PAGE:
GEOG 480
Exploring Imagery and Elevation Data in GIS Applications

Lesson 3 Introduction


Remote sensing, as a broad discipline within geospatial science, extracts two types of information from images: thematic (what is it?) and positional (where is it?). Thematic information is extracted through a process of image interpretation and analysis; positional information is extracted through the process of creating maps from remotely sensed data. In Lesson 2, we set the stage to discuss maps and mapping by providing a background in datums, coordinate systems, and georeferencing technology. In Lesson 3, we will begin to connect those concepts with the remotely sensed data itself, concentrating on the aerial photograph; however, we will see in later lessons how these principles are applied to elevation data.

Photogrammetry is defined as "the art, science, and technology of obtaining reliable information about physical objects and the environment through the process of recording, measuring, and interpreting photographic images and patterns of electromagnetic radiant energy and other phenomena. Photogrammetry provides the positional half of the information equation described above. In Lessons 3 - 5, we will concentrate on the photogrammetric principles of precise and accurate measurement that are essential to the creation of good base maps for GIS. In later lessons, we will introduce foundations of interpretation and image analysis that are also an important application of remote sensing. In this lesson, you will learn more about the special geometric relationships between overlapping aerial photographs, which allow creation of an accurate three-dimensional depiction of the ground. Odd as it may seem, we need this accurate three-dimensional model before a spatially accurate two-dimensional image base map (an orthophoto) can be generated. As was mentioned in Lesson 2, the third dimension, elevation, is needed in order to remove relief displacement from the source imagery.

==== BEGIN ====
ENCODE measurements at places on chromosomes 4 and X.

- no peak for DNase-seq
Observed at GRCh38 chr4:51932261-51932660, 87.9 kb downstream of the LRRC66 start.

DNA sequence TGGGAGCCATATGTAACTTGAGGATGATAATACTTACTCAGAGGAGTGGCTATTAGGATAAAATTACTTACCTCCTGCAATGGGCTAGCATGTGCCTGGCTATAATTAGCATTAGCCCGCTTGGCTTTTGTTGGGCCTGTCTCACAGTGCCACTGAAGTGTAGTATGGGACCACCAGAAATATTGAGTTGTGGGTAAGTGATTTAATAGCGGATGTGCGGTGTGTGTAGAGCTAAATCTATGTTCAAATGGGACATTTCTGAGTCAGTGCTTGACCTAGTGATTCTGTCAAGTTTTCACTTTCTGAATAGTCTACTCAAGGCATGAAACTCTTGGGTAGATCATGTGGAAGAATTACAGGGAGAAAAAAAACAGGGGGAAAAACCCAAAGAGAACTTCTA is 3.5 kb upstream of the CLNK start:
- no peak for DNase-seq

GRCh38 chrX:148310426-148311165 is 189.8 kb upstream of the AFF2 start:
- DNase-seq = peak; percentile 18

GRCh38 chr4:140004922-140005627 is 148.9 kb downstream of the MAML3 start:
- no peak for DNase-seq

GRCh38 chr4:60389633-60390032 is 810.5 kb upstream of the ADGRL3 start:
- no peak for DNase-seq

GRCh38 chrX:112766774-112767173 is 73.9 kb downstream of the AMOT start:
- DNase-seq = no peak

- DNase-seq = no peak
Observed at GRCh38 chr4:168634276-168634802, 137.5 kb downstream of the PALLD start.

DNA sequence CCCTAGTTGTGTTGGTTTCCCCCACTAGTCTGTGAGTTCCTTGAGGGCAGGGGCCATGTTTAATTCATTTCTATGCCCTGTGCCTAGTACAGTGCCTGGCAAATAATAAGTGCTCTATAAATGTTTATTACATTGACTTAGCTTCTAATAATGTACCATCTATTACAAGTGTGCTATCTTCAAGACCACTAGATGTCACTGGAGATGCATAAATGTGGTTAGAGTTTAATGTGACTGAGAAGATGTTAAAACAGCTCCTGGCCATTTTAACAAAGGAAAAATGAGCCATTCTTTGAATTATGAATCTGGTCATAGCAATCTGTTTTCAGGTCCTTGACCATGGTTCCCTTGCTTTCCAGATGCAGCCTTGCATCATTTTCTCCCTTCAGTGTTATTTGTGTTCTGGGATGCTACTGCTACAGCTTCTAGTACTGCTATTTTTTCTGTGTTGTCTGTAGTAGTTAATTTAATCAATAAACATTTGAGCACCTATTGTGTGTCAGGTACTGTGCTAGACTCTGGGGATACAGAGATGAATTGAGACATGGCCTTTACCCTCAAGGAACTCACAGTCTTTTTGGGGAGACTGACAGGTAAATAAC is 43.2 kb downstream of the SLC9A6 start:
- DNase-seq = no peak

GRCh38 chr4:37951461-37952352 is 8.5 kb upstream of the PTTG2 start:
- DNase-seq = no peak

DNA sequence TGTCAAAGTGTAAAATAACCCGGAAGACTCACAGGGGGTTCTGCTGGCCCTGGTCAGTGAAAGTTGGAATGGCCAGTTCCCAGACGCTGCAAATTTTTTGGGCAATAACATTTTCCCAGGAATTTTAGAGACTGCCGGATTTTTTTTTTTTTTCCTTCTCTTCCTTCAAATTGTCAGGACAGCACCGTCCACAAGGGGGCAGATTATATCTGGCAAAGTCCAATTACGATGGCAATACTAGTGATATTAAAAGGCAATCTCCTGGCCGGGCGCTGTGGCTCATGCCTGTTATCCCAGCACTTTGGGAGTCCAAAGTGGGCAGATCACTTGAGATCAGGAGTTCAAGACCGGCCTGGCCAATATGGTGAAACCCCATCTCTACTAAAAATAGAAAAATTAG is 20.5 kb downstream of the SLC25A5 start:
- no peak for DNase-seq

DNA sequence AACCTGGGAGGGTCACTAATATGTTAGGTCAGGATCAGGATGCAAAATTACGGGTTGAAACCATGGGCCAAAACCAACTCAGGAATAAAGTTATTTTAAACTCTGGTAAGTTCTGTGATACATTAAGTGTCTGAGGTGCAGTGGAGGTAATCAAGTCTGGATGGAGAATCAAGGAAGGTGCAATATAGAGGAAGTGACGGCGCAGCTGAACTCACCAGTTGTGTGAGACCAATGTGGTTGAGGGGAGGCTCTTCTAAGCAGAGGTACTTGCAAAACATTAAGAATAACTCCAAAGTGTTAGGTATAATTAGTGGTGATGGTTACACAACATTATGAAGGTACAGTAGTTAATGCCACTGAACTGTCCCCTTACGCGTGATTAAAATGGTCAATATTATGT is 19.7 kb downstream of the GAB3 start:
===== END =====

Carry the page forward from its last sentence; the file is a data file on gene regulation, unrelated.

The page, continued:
This lesson will also introduce key elements of photogrammetric project planning, including constraints of lighting, weather, and season that apply to all types of passive optical sensors. You will be introduced to the techniques and methods of data extraction using specialized photogrammetric instruments and software, and you will learn to identify common image-based GIS data products. Finally you will use Internet data sources to find and download various types of aerial photography, and you will create an orthophoto base map using a raw aerial photo and a digital elevation model.

Lesson Objectives

At the end of this lesson, you will be able to:

  • describe the basic photogrammetric concepts used in orthorectification of imagery.
  • explain the difference between simple georeferencing and rigorous orthorectification.
  • perform both simple georeferencing and rigorous orthorectification of both airborne and satellite imagery.
  • use web-based tools to locate and download remotely sensed imagery. 
  • identify common image data formats and perform conversions from one format to another.
  • overlay imagery data with vector data layer to prepare for visualization and analysis.


If you have any questions now or at any point during this week, please feel free to post them to the Lesson 3 Questions and Comments Discussion Forum in Canvas.